GBP Monitor July: Gap between Companies’ Expectations and the Governments’ Tax Policy

Last week, the federal government announced a legislative package that is expected to provide six billion euros in annual relief to companies. The tax rates on company profits are to remain the same. The July report of the German Business Panel (GBP) at the University of Mannheim shows that the government’s tax policy and the companies’ expectations do not match.

Press Release of 17 July 2023
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The tax position of companies has remained stable during the crises of the last three years. According to the new reforms of the German finance minister, this is not about to change. But nevertheless, the governments’ stabilizing tax policy leads to insecurities at the companies, because the expectations companies have of the governments’ policy differ greatly, as the July Report of the German Business Panel shows. At the beginning of the coronavirus pandemic, companies expected a drop in tax rates in the short term, but they expected a significant increase in tax rates in the medium term. A short-term increase in capital yield tax (by 0.4 percent) and social security contribution (by 0.3 percent) were also expected.

“Insecurity about possible tax adjustments may have negative consequences on business actions and may cause, for example, the postponement of investments,” explains Professor Davud Rostam-Afschar, who conducted the study. “It is essential that the long-term tax policy strategy is communicated in an unambiguous way so that companies reach their goals,” says Rostam-Afschar.

In the July report, the researchers also analyzed which factors influence tax expectations. Economic and profit forecasts influence, for example, corporate tax expectations: If a company expects a positive development of the economic situation, this company expects higher tax rates in the medium term, compared to a company which expects a lower GDP. Companies which expect higher profits also expect an increase in tax rates.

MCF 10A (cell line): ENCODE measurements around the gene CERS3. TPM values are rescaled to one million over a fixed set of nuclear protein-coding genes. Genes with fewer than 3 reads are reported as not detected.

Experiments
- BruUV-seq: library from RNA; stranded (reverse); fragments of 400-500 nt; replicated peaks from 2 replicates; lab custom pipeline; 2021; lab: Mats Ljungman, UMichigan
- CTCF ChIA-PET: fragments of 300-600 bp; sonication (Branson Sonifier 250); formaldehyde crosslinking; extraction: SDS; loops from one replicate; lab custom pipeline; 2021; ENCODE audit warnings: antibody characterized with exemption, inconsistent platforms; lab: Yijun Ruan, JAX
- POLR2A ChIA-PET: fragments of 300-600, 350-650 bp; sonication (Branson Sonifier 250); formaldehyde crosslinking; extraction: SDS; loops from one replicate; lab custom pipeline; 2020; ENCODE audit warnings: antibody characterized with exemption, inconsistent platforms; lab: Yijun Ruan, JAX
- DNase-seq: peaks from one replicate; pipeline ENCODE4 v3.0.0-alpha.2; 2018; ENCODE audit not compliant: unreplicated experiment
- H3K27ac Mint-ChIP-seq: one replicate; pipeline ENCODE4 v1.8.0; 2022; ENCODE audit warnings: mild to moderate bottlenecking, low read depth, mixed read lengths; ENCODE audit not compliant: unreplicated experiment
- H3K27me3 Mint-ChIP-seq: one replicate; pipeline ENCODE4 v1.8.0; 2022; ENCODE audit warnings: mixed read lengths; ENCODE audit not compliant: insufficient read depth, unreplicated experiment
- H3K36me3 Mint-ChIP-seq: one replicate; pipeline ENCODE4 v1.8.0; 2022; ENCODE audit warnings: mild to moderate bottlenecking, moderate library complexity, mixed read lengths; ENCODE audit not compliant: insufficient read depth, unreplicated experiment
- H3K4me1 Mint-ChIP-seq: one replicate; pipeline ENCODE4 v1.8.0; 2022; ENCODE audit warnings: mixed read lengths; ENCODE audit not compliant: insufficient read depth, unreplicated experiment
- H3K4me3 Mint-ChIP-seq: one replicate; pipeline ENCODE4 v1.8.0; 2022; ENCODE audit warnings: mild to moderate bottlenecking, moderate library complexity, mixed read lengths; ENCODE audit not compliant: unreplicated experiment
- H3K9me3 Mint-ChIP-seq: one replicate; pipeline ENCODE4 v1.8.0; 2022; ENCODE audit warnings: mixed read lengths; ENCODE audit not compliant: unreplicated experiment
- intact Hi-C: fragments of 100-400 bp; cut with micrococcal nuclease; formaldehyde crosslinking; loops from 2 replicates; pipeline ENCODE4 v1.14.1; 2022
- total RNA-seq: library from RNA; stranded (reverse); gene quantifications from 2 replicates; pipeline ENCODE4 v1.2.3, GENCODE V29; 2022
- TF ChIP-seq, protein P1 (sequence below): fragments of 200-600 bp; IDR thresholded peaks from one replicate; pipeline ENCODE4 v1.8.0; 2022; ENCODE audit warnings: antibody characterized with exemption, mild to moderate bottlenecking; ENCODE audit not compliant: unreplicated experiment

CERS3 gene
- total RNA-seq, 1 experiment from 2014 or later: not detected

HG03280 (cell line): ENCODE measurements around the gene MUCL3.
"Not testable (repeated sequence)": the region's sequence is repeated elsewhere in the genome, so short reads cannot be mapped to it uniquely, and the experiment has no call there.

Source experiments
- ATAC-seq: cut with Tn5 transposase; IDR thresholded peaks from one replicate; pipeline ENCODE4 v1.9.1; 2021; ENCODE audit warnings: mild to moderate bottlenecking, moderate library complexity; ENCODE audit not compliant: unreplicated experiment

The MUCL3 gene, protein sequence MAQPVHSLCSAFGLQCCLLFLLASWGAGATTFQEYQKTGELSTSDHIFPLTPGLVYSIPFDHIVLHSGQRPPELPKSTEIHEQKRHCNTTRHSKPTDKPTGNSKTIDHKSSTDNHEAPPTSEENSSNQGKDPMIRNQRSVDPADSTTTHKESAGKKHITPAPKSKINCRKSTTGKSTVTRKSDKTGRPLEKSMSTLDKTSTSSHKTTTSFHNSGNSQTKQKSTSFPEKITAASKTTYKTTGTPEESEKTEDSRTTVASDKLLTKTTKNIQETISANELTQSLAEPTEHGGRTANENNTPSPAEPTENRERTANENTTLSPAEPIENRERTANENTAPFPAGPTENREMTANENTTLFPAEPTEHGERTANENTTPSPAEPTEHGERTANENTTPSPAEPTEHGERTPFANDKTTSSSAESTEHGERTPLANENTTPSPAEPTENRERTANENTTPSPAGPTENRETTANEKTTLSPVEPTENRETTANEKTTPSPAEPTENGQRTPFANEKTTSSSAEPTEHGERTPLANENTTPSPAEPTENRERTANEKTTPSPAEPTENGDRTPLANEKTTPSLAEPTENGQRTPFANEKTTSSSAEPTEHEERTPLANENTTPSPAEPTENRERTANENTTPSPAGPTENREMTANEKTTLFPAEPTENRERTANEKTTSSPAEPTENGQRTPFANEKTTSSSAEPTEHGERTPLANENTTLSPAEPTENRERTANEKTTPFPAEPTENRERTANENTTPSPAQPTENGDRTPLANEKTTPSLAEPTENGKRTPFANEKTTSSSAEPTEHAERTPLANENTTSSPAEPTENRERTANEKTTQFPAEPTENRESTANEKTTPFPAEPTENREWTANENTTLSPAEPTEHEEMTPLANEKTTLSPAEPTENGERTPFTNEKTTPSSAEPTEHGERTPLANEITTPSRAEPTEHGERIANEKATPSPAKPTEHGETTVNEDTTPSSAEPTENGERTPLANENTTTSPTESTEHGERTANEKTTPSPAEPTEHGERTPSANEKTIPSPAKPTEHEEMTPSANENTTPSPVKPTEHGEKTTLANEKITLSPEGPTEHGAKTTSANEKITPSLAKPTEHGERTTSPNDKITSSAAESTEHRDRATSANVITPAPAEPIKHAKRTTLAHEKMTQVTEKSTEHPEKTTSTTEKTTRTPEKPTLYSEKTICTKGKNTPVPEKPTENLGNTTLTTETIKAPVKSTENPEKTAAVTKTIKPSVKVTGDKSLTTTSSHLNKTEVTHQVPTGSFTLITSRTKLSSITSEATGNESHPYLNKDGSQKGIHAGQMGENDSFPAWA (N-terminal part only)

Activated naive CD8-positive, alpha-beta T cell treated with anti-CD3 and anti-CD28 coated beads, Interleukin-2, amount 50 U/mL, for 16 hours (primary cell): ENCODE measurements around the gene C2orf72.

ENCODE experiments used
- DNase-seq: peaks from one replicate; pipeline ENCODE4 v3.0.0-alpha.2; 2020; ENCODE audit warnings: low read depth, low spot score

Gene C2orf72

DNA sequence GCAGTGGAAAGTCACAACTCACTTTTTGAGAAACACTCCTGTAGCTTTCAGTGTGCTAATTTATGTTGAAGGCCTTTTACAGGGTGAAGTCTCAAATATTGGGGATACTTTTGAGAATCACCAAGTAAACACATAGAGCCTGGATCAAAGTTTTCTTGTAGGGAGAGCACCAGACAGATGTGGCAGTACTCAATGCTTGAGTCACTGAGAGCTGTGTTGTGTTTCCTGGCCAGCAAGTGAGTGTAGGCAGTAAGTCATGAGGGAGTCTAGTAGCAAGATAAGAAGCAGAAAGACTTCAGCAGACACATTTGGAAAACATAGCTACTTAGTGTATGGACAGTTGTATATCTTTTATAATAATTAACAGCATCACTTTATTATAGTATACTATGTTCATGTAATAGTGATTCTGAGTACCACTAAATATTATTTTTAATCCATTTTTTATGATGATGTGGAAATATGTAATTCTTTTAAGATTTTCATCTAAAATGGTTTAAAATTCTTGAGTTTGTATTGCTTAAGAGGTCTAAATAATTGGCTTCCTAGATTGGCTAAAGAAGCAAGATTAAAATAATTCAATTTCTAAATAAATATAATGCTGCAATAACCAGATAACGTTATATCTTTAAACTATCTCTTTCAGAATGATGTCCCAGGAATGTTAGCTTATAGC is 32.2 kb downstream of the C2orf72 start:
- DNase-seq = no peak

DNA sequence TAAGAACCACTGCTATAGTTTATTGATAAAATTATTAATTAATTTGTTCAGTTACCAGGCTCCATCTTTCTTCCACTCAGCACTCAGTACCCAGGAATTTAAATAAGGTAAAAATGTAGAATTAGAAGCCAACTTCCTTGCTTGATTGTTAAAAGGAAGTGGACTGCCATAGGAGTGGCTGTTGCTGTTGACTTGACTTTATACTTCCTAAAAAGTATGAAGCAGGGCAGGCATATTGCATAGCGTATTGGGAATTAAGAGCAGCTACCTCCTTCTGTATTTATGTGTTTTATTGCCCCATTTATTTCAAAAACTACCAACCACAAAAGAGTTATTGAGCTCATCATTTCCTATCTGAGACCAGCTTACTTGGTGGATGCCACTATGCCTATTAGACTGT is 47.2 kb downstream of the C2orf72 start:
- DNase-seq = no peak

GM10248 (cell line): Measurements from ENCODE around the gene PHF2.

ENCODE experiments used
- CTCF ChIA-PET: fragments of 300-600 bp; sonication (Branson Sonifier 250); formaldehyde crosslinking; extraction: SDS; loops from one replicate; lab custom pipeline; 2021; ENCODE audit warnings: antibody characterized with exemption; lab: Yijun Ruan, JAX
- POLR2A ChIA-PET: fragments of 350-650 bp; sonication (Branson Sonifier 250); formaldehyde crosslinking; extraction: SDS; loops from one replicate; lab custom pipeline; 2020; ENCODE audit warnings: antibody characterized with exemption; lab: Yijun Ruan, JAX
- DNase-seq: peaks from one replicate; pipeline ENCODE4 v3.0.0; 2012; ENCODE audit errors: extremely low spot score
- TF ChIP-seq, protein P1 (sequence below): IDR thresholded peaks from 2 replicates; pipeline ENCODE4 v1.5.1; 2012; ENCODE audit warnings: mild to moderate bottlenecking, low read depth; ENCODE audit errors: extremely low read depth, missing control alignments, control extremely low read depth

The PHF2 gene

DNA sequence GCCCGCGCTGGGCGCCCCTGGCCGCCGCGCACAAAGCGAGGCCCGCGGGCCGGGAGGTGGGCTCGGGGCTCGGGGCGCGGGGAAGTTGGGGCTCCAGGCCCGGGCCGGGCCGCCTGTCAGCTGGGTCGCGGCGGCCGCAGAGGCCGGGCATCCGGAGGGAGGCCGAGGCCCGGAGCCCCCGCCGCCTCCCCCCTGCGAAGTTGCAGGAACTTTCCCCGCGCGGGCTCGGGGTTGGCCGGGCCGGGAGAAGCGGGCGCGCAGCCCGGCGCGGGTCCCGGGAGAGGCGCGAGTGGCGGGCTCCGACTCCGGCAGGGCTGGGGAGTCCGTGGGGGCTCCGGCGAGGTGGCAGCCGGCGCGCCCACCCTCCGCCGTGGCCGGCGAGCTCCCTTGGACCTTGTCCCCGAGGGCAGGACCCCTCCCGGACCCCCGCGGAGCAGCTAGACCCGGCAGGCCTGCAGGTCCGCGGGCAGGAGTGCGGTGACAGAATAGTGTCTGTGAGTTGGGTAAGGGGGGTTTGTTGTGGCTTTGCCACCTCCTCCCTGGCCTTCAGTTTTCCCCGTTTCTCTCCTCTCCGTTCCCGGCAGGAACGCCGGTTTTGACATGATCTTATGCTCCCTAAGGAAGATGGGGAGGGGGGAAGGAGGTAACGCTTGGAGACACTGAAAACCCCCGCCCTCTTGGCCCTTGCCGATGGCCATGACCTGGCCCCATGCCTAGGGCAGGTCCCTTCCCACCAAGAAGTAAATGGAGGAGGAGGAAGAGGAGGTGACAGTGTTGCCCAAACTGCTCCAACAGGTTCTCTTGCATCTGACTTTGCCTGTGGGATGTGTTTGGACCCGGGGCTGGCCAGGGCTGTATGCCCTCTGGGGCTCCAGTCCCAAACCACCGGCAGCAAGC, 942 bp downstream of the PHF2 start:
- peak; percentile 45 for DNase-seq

Clear vote for abolishing the solidarity surcharge

In July, the GBP also asked companies about their wishes for tax reforms, in addition to their tax expectations. There was a high agreement for completely abolishing the solidarity surcharge (5.5 percent). Companies also wish for a lower corporate tax, income tax, and trade tax.

“The desired tax rates also say something about the risk ability of the persons making the decisions at a company,” says Rostam-Afschar. “Entrepreneurs who think they are willing to take more risks are rather in favor of lower tax rates,” he concludes. One explanation could be that managers who are willing to take risks want to be compensated with lower taxes – but are also willing to accept failure.

The report also shows that, contrary to the upward trend recorded at the beginning of the year, the change in profits has been stagnating for the past three months (up 0.16 percent, compared to the previous month). Despite the stagnating profit expectations, the current market environment is easing: Compared to May, the average expected shutdown rate has decreased by 1.38 percent.

The complete report on company trends in July 2023 (“GBP-Monitor: Unternehmenstrends im Juli 2023”) can be found here:

Further information on the GBP monitoring report
The German Business Panel interviews more than 800 companies per month on the economic situation in Germany and collects data on 1) any expected changes in revenue, profit and investments, 2) economic decisions, 3) the expected shutdown rate in the sector, and 4) the satisfaction with the economic policy. Furthermore, GBP reports on particularly relevant questions once per month.

Background information on the German Business Panel
The GBP is the long-term survey panel of the trans-regional Collaborative Research Centre “Accounting for Transparency” ( The Collaborative Research Centre (CRC) “TRR 266 Accounting for Transparency“ started in July 2019 and is funded by the German Research Foundation (DFG) for four years. It is the first CRC with a focus on business administration. Approx. 100 researchers from the following nine universities are involved in the CRC: Paderborn University (host university), Humboldt-Universität zu Berlin, University of Mannheim, Ludwig-Maximilians-Universität München as well as Frankfurt School of Finance & Management, Goethe University Frankfurt am Main, WHU – Otto Beisheim School of Management and University of Cologne. The researchers examine how accounting and taxation affect the transparency of companies and how regulation and firm transparency impact our economy and society. The CRC is funded with approx. 18 million euros.

Professor Davud Rostam-Afschar
University of Mannheim
Phone: +49 621 181-1645

Yvonne Kaul
Research Communication
University of Mannheim
Tel: +49 621 181-1266